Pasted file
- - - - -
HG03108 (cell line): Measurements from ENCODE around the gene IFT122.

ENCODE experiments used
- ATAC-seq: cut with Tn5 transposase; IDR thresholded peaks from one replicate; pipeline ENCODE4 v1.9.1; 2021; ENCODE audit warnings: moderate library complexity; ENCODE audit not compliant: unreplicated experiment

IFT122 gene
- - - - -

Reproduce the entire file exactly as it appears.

HG03108 (cell line): Measurements from ENCODE around the gene IFT122.

ENCODE experiments used
- ATAC-seq: cut with Tn5 transposase; IDR thresholded peaks from one replicate; pipeline ENCODE4 v1.9.1; 2021; ENCODE audit warnings: moderate library complexity; ENCODE audit not compliant: unreplicated experiment

IFT122 gene